Winter makes its demands on the farm family as surely as the other seasons, yet it’s also an opportunity to regroup as a family, plan for the coming year, read aloud together around the wood stove in the evening, and work on projects we wouldn’t normally. Dave and AJ made a trebuchet a few days ago, Harry is cranking out drawings, the smell of fresh baked bread is wafting through the house (to be honest–mixed with the smell of a skunk at the moment), and Allie and I have our sewing machines… Read More
Our anti-rat division welcomed 4 new hunters this week. Meet first time mom, Poko and her 4 kittens: Crash, Bang, Lutra and Bat.
Joshua Rockwood’s story has been making its rounds on social media. A pasture based farmer much like us, he faces several counts of animal cruelty for what appears to be normal farm conditions in the Northeast. The harsh winter has been hard on all of us, and it is both discouraging and alarming that rather than seeking to support Joshua, some in his community have chosen to attack him. Joshua seeks to be honest about the conditions on his farm. He recounts his version of events on his blog here. Friends have… Read More
Today marks eleven years together.
In the middle of October we bought five yearling Angus-Devon cross cattle – two steers and three heifers. They were sold at auction for a retiring farmer. We’ve met the farmer and we know that his cattle program is well aligned with ours. As a plus the Devons are from the same line as our bull so they are consistently bred toward a thick bodied, easy finishing, rugged phenotype. We could write a few pages on the fiasco that ensued the morning after the cattle arrived, when a steer broke fences and led… Read More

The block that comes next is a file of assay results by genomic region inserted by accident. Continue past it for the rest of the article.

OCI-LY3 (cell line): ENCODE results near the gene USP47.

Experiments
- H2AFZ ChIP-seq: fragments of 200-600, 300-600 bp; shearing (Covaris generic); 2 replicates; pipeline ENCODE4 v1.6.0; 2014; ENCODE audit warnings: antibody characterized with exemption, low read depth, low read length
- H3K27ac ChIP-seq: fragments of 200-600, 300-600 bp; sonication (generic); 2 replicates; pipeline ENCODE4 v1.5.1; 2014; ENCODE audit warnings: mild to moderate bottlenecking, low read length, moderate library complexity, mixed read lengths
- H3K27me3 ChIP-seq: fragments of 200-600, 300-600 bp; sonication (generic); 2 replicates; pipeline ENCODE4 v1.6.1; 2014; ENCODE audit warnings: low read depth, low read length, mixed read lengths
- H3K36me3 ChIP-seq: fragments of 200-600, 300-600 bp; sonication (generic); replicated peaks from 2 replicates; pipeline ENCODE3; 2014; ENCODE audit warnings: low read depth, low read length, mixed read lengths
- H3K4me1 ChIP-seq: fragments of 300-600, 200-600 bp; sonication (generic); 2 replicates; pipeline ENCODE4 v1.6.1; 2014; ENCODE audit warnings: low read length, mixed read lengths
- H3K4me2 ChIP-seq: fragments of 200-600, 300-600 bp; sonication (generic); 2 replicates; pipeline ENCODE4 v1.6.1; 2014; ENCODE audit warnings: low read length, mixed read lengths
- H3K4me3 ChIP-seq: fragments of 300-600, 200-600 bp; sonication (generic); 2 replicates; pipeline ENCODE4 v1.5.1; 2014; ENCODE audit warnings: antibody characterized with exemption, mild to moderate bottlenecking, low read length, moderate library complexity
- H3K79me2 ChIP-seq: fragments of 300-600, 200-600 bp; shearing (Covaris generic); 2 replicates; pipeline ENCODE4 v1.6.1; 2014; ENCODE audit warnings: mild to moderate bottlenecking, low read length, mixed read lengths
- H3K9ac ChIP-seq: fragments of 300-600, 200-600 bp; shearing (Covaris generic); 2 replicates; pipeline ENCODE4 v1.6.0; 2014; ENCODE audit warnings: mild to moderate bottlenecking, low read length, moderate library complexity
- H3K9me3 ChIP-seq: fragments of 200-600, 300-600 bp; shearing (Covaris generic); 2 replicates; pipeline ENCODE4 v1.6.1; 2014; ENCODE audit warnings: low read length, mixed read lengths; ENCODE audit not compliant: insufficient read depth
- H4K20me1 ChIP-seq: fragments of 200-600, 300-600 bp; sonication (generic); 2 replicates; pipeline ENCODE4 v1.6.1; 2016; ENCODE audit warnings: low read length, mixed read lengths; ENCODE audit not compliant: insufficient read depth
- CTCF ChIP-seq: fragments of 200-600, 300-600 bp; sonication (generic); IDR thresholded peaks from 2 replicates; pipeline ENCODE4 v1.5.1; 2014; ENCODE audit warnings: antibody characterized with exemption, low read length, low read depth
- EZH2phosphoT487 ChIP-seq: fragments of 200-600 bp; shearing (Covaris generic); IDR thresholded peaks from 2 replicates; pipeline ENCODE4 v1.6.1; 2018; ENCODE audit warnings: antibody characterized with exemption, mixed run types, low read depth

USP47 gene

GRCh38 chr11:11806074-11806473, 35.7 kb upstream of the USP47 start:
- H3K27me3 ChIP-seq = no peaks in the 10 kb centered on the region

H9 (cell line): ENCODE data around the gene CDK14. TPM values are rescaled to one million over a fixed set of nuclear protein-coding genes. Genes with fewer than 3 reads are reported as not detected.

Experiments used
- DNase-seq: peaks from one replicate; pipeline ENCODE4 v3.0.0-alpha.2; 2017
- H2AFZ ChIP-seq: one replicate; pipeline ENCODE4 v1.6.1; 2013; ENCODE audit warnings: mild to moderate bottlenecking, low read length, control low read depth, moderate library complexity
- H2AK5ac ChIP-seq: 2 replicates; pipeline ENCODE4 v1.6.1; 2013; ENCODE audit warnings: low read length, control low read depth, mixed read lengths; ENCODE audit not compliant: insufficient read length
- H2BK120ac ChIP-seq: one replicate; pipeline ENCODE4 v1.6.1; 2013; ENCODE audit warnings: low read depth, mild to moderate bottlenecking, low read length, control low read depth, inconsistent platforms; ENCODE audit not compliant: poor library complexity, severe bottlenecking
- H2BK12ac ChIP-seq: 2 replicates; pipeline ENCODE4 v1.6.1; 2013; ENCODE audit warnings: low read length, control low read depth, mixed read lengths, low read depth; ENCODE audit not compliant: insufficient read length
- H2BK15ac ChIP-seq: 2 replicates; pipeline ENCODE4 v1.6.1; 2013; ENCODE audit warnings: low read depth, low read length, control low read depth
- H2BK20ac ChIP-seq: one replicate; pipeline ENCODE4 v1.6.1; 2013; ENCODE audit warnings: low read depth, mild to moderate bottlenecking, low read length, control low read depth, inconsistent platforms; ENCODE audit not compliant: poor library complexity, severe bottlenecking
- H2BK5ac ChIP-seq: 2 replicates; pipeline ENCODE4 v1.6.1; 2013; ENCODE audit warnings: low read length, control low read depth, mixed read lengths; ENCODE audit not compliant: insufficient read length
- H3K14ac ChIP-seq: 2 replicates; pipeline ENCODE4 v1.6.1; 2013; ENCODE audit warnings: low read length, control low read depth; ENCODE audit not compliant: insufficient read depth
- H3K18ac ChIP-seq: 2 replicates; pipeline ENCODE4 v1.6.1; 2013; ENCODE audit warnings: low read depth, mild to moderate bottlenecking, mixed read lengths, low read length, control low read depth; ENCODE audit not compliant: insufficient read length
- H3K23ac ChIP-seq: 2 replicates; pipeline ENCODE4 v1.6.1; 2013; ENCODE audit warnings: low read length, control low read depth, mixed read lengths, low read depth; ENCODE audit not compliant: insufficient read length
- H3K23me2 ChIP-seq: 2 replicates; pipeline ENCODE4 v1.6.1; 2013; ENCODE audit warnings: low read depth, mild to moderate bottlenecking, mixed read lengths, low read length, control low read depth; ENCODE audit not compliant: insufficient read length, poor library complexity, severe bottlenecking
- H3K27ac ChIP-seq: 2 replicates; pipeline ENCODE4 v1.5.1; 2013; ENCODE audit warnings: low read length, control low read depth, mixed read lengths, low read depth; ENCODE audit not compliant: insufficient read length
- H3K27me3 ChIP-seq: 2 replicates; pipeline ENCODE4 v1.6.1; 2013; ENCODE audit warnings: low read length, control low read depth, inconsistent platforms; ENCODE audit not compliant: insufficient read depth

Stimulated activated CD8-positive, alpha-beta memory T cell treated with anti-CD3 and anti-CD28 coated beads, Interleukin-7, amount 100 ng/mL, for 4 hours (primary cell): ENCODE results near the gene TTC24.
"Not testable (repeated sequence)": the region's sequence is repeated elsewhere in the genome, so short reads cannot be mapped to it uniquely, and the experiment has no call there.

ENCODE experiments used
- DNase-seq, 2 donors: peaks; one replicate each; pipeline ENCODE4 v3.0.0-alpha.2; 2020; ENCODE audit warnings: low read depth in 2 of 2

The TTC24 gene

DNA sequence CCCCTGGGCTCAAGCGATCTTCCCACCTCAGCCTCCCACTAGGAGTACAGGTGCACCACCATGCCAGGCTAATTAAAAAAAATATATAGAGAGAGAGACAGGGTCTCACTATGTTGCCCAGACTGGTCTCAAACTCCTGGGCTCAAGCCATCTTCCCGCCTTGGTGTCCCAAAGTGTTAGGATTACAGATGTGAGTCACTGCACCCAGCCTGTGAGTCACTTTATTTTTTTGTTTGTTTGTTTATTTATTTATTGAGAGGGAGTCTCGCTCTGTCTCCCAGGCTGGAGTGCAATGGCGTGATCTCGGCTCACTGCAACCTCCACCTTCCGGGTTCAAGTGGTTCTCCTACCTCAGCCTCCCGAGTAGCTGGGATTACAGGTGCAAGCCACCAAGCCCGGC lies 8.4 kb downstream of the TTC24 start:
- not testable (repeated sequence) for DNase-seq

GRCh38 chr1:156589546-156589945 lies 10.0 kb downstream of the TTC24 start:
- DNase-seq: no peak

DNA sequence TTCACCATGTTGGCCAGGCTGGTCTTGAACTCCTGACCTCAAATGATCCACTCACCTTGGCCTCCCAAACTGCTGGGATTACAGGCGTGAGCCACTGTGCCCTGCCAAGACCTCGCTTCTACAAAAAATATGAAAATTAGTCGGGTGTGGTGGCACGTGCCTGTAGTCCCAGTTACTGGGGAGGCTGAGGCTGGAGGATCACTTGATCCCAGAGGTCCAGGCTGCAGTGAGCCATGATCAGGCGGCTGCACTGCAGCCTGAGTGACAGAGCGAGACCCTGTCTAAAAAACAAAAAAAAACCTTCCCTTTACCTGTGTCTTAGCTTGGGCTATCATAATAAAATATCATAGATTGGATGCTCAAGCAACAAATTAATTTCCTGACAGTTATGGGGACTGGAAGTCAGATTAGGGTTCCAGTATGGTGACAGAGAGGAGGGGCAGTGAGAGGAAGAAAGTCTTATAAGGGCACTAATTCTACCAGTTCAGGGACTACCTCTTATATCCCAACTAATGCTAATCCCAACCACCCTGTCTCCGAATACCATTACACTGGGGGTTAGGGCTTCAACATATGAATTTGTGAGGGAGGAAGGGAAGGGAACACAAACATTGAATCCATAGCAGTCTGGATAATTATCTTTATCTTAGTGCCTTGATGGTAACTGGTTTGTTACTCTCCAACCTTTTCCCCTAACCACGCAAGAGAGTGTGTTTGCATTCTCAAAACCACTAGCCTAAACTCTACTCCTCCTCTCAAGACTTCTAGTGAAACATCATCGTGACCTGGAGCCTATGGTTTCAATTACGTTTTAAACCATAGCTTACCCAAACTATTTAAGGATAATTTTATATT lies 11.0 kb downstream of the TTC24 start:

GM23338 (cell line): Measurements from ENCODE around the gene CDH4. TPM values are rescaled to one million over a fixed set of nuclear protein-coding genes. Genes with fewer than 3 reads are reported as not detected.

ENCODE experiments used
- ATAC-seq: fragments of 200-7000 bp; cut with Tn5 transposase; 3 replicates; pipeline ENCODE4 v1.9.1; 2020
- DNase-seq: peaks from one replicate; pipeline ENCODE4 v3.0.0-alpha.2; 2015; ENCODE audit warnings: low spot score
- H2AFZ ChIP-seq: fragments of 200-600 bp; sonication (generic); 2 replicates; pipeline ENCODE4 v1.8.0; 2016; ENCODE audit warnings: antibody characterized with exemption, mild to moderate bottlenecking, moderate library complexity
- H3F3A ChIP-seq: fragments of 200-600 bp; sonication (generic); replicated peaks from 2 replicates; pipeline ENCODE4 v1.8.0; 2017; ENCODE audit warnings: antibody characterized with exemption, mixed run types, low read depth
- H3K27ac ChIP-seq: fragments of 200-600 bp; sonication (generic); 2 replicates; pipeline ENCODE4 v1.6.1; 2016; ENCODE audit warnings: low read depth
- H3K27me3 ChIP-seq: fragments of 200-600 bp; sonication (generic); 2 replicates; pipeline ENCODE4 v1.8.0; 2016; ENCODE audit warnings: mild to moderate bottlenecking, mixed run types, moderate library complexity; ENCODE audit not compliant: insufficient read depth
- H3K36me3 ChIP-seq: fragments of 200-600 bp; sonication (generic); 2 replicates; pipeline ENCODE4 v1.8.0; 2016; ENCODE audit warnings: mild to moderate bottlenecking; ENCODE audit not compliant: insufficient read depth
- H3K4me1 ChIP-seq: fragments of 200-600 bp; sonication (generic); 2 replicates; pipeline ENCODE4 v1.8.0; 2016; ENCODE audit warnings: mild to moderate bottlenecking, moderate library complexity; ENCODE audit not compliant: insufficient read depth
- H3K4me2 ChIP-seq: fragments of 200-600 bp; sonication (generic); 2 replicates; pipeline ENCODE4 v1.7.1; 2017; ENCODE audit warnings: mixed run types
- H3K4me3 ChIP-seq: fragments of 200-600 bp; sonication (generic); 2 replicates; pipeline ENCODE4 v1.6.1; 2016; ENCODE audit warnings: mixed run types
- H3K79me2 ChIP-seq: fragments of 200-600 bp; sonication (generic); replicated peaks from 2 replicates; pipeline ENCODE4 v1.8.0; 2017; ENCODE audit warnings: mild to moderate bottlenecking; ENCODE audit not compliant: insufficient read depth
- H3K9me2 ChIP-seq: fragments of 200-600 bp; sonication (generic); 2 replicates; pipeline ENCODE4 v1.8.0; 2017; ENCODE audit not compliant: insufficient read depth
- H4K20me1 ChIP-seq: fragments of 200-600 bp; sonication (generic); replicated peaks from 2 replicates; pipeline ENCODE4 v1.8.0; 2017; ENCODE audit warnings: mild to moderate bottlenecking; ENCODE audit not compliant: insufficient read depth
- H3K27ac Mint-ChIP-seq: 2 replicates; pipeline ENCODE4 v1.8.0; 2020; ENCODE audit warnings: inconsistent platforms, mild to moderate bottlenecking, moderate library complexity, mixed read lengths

We were hoping to keep her alive for a week. We were feeding her raw pork liver in bite sized pieces, rotating her body every few hours, spoon feeding her milk and tending her kittens. She must have cashed in on another of her nine lives because she’s back and better than ever. The kittens are in full kitten character and are providing hours of amusement.
Update Jan 2016: We moved the trough and made some plumbing improvements in this follow-up post. Last week we set up a new water trough for the cattle in the area where they’ll be bale grazing this winter. We started building drinking troughs out of heavy equipment tires two years ago. Tire tanks are heavy enough to stand up to charging cattle and rooting hogs. In winter they do freeze, but with the combination of the heat absorption of the black rubber and the insulation provided by their thick sides, they resist freezing… Read More
We received this question from a Facebook follower: I read about this a while back and wanted to ask your thoughts on the issue. Forgot about it until I came across this NPR bit in my newsfeed. What do you do with your eggs/chickens? NPR: Why the US Chills Its Eggs and Most of the World Doesn’t Here’s what we know from our experience: chicken eggs do not spoil on our counter top in the summer if eaten within 30 days. How do we know? We’ve kept eggs unrefrigerated for one month…. Read More
A coopers hawk has a nest in a near pasture, providing lovely glimpses of these beautiful creatures soaring above the valley. But of coarse there is a darker side. A few years ago our free ranging meat birds provided the hawks with many tasty meals. Last year our rooster fought them off on the few occasions that they came after the laying hens. This year we have had too many disappearances, and we continue to startle a hawk away from our milk house, compost heap, hay bales and pine trees. It… Read More
Our main fence charger blew because of nearby lightening last night. Dave discovered the problem around midnight and turned on our backup. It was nice to catch the problem so quickly– this post could be about the excessive rain rather than a morning of rounding up cattle and pigs. You can read about the local flooding here. Our farm has a seasonal stream running through the low point. Today it didn’t look much like a stream.